Also in 2 Samuel 7:14 when God made a covenant with David, He said “I will be to him a father, and he shall be to me a son. When he commits iniquity, I will discipline him with the rod of men….” so we know that God does not mean that He would beat David with an actual rod but God was using this word as an expression of His discipline of David when he needed it. This is actually a sign of love because love = discipline.
5. African parents forget Proverbs 22:6. The most powerful scripture in the Bible pertaining to raising a child is found in Proverbs 22: 6 which says “Train up a child in the way he should go: and when he is old, he will not depart from it”. Train according to the dictionary involves educating and exercising with discipline. Imagine going for a training for a position in a company and educators holding canes to whip anyone that didn’t understand lessons being taught.
6. African parents are too lazy to properly train a child. I was watching a documentary on police dogs and how they are trained and realized that police dogs are never beaten or whipped. To my amazement, the trainers talk to these dogs like they would a human being. They tell them what to do, if the dog doesn’t do it, it doesn’t get a reward (mostly dog biscuits). The dog eager to get rewarded and praised, does everything within its power to learn and make its trainer proud.
White parents open a line of communication with their children to understand why they disobey their instructions.
When they still repeat the offense, they use methods like “removal of video games”, “grounding the child”, ” not taking the child to Disney Land”, “not giving the child her favorite toys” etc to get the child in line.
In Africa, our parents are to busy making money to properly take care of their children and discipline them. They give that responsibility to housemaids, grand parents, nannies and even teachers at school. Whenever they are home, all they have time to do is flog and take discipline to the extreme.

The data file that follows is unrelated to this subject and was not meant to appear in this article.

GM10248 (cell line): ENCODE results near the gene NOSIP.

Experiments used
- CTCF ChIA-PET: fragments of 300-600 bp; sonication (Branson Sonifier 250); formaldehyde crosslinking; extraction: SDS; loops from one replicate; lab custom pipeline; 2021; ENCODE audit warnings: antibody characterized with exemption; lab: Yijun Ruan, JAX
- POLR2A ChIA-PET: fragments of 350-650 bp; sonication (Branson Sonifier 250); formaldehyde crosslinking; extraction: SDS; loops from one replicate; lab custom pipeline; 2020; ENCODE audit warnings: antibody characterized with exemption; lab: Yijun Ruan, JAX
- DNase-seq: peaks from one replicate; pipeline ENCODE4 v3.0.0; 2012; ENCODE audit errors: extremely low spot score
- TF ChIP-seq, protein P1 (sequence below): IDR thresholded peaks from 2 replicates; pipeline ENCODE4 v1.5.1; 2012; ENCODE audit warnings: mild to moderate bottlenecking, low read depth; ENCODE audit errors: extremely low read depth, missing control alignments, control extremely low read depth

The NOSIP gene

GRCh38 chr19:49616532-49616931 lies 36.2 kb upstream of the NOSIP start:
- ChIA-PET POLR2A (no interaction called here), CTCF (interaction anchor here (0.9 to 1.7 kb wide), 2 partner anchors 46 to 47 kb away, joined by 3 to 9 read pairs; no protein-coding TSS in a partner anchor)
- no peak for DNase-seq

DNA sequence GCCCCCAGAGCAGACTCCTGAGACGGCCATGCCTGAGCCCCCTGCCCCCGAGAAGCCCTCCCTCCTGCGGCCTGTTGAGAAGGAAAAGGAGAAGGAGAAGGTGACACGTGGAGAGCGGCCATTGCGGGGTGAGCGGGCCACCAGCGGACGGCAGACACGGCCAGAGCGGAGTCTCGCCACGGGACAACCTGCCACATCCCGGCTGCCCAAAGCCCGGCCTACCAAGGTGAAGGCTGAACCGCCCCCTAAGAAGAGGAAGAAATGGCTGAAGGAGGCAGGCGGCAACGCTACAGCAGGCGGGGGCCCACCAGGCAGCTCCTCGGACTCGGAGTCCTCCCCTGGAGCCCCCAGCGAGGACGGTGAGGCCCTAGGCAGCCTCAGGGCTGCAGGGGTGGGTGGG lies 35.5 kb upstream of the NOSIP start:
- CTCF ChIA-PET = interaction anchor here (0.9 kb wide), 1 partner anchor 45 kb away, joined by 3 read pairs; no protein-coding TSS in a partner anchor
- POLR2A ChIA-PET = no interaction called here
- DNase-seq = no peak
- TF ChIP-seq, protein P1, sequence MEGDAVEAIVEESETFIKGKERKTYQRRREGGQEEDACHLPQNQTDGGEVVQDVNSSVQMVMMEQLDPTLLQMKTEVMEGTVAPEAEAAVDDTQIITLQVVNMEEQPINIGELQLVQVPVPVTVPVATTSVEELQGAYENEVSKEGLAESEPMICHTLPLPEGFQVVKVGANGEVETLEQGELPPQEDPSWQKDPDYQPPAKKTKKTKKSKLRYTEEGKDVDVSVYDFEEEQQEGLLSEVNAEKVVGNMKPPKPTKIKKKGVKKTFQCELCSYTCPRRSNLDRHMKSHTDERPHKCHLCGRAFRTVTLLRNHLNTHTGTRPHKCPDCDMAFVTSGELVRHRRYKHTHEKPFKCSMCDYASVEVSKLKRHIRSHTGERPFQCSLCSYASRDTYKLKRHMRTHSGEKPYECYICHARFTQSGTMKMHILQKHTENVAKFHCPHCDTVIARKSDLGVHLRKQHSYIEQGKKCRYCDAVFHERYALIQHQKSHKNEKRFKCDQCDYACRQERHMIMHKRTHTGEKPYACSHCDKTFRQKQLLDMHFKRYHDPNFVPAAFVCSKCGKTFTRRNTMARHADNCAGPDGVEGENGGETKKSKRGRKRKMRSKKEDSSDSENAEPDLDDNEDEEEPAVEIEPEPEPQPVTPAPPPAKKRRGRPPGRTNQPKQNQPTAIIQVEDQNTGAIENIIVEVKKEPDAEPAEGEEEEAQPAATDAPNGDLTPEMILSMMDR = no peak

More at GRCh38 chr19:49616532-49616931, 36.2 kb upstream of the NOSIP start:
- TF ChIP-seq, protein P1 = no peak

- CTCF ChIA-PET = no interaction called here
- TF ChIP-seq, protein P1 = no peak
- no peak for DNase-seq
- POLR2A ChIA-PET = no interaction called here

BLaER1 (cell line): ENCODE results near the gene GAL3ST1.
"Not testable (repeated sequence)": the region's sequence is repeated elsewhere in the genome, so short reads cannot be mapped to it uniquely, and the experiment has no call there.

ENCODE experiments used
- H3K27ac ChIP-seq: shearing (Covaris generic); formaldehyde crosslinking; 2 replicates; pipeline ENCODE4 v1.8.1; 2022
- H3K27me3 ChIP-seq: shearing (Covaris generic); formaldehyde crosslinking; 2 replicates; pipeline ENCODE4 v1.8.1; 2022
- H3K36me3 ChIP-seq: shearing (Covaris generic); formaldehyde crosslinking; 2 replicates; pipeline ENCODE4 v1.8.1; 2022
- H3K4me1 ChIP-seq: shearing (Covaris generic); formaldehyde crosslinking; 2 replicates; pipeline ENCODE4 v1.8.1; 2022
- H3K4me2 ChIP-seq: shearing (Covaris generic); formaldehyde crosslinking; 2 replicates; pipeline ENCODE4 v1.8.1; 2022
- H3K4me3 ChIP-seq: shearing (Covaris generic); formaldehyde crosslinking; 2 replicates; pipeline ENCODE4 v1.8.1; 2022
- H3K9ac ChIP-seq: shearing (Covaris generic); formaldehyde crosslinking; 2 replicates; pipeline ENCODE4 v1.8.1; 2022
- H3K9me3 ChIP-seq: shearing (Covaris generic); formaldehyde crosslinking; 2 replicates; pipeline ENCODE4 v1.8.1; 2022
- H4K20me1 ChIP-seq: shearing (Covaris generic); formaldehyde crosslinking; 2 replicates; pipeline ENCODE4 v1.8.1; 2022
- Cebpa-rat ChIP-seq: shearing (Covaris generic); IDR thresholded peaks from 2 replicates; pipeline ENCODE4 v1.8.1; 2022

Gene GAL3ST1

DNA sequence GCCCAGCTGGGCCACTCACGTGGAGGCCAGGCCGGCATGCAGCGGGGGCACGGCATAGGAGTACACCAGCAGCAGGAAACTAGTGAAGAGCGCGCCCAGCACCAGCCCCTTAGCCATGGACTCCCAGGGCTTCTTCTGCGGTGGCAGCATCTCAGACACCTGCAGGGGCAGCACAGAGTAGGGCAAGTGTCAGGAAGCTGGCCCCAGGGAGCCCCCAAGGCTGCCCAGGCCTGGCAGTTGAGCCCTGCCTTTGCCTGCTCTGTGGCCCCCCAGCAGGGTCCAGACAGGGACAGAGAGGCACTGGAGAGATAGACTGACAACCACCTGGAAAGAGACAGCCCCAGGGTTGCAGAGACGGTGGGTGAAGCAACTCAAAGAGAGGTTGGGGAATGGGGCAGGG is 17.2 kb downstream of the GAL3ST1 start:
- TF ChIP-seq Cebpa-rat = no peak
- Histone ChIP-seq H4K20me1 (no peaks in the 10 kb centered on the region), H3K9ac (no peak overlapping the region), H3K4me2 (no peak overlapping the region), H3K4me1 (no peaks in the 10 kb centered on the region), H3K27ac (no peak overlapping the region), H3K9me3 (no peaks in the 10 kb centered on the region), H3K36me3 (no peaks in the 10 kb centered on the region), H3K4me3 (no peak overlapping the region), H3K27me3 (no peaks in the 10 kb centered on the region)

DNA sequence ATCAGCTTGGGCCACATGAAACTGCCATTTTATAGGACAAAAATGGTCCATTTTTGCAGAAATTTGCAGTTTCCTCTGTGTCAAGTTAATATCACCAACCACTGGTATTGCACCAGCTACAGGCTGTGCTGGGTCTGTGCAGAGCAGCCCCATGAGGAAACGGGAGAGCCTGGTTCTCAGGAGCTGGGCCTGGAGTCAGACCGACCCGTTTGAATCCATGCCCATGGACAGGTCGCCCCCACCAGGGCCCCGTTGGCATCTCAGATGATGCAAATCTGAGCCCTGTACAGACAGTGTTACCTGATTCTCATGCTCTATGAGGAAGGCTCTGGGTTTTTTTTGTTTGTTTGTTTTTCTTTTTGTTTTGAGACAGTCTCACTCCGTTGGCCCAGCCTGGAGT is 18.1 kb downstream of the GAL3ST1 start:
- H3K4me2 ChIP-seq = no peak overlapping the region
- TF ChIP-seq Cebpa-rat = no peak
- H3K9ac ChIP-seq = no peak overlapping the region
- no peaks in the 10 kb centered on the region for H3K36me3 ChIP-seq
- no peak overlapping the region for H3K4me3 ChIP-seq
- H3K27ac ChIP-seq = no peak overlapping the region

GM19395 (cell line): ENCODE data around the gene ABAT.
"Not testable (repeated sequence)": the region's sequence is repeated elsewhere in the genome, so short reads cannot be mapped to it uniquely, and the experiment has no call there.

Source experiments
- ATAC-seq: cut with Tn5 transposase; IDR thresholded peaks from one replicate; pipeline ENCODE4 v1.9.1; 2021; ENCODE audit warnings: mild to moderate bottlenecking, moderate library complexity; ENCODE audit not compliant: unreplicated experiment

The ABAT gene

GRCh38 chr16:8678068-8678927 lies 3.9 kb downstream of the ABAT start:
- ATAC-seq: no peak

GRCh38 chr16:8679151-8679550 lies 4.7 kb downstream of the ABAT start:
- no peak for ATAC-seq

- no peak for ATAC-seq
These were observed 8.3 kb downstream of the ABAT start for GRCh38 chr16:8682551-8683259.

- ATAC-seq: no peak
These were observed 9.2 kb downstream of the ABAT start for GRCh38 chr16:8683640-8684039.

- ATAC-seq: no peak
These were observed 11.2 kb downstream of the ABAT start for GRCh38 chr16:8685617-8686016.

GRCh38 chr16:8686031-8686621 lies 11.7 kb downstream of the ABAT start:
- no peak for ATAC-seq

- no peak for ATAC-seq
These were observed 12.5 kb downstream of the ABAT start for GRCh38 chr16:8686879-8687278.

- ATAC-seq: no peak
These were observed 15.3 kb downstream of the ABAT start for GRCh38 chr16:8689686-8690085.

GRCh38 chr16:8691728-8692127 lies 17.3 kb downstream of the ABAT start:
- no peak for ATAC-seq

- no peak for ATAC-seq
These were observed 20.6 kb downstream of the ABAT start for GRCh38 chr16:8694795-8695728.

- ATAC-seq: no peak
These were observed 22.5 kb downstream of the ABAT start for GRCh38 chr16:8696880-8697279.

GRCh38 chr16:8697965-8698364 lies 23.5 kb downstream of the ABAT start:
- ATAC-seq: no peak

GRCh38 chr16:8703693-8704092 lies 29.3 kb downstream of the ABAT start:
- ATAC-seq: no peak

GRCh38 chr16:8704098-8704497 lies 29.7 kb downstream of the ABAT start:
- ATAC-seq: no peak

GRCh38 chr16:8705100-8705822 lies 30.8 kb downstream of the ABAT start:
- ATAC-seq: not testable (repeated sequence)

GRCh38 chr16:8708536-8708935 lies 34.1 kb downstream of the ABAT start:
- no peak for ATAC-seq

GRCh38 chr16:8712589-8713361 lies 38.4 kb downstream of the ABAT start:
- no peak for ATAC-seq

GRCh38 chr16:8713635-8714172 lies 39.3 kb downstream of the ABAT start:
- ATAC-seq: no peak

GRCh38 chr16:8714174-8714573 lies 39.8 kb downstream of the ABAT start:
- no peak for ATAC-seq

As a child I was literally afraid of my mother. I knew she loved me and I loved her but her incessive flogging made me behave just because I didn’t want some ass whopping. This act breeds children that pretend. They act responsible at home but revert back to their true irresponsible characters outside.
If a child is consistency directed they will learn what is expected and generally conform. However, if they are beaten and broken they not only stop responding, but they look for every opportunity to escape–even when escape may mean grave danger.
To spare the rod doesn’t mean a parent should beat down their children into submission, rather they are to be like shepherds who value and care for their charges and keep them from danger by using the tools of good parenting to teach responsible behavior and appropriate morality
Finally, we know that no discipline feels good while it is happening, but afterwards the rewards are rich (Hebrews 12:11). Godly character, fruit of the Spirit, and peace are rewards of God’s discipline. The same is true for our human children. Children who have learned how to take responsibility for their actions are much happier people (Proverbs 3:11–18).